Looking at the list, it would appear Washington, DC, San Antonio, Austin, Houston and Raleigh are the top markets. Save for Houston (which has unique labour dynamics given its large Oil and Gas exposure), the other cities appeared as top markets with the least job loss during either the Dot-Com Bust or Financial Crisis periods.
The list also shows which markets, despite seeing significant job loss relative to its size, also had significant job growth. Dallas-Fort Worth, Orlando, Riverside and New York all saw relatively large job losses during the last two economic downturns, but managed to record significant growth. New York in particular offset 400,000 jobs lost during the two recessions with 1.4 million jobs gained.
Labour Resilience in Perspective
For real estate investors, labour resilience is an important consideration for long term performance. However, it is not the only consideration. Performance is driven by many other factors unique to a market; capital liquidity, property fundamentals and urban structure play equally important roles.
Furthermore, as mentioned and shown in the analysis, labour resiliency is largely the result of the nature of the economic shock and the structure of the economy at the time. Markets that have shown stability or significant volatility over one market cycle may not behave the same the next. Accordingly, navigating these various economic and market themes, both cyclical and structural, remain paramount for long term investment performance.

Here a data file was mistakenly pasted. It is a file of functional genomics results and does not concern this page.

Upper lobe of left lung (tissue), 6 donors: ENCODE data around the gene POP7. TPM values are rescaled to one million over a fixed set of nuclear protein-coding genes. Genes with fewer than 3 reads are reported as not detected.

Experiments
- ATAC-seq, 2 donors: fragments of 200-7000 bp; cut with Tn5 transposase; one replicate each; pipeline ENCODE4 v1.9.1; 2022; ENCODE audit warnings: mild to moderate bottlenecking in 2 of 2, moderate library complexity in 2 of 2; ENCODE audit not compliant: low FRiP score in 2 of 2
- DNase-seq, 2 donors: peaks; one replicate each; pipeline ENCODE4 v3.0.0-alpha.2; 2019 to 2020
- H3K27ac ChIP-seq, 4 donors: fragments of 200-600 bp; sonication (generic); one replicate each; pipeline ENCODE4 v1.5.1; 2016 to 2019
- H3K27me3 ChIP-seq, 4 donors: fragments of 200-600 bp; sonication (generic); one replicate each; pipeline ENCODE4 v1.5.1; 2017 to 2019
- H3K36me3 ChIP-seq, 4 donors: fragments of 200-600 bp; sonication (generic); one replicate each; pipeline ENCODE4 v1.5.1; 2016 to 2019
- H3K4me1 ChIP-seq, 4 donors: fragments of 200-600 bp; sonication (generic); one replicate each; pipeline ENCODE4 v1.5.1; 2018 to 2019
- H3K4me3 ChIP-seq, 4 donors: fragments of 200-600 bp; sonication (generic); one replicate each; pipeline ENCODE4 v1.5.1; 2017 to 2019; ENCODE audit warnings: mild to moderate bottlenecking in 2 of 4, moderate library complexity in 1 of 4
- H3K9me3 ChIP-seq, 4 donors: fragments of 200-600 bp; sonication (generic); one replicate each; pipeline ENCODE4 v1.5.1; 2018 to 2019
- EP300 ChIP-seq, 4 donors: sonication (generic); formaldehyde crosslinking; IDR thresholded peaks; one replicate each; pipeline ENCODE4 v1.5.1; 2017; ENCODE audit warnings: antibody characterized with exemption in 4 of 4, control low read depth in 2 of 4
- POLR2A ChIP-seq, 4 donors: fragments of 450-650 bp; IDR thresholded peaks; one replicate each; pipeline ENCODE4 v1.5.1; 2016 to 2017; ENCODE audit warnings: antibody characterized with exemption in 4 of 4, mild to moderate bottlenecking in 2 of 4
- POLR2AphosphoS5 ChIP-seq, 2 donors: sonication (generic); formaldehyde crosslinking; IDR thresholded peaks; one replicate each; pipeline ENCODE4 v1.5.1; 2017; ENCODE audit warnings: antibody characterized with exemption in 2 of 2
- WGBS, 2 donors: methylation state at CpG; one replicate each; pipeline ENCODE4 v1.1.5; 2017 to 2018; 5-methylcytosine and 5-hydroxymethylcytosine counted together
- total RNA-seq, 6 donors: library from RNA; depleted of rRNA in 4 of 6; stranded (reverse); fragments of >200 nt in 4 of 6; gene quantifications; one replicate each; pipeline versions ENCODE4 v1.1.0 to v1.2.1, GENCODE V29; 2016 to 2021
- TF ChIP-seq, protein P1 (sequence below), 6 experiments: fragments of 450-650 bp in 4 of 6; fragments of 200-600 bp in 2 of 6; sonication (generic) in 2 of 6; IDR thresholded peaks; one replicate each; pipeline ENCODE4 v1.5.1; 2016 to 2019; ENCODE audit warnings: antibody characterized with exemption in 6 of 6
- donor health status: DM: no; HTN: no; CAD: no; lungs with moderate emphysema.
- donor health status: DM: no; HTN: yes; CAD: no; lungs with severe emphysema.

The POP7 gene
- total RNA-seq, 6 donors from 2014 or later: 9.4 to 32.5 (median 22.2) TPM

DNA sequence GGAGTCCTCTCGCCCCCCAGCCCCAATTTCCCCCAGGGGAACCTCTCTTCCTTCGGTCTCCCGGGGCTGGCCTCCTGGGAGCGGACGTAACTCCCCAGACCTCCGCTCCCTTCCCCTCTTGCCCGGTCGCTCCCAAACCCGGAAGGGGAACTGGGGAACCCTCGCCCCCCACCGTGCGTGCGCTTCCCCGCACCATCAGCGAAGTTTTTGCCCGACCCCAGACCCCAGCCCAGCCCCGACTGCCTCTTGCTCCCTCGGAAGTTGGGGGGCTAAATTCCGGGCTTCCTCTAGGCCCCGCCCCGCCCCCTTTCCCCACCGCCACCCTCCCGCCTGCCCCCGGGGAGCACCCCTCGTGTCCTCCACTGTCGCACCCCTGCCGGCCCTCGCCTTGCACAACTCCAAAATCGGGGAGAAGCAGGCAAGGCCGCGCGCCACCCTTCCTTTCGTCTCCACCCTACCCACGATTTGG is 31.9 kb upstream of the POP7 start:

(Special thanks to Sara Obidi, a Masters of Urban Studies Candidate at Simon Fraser University for her research contributions).
Note: Metro Regions based on US census definitions. New Orleans was excluded in the Global Financial Crisis analysis because of the effects of Hurricane Katrina and Detroit was only included in the total year analysis because it saw continuous job losses throughout our study period.
A majority of technology jobs are categorized within the ‘Information’ NAICS sector.
Director, Research Services & Strategy
Based in Vancouver, Anthio brings a decade of experience to GWLRA’s Research and Strategy team specializing in property market analysis, applied research and portfolio strategy. He has a Master’s in Urban Planning and Development from the University of Toronto.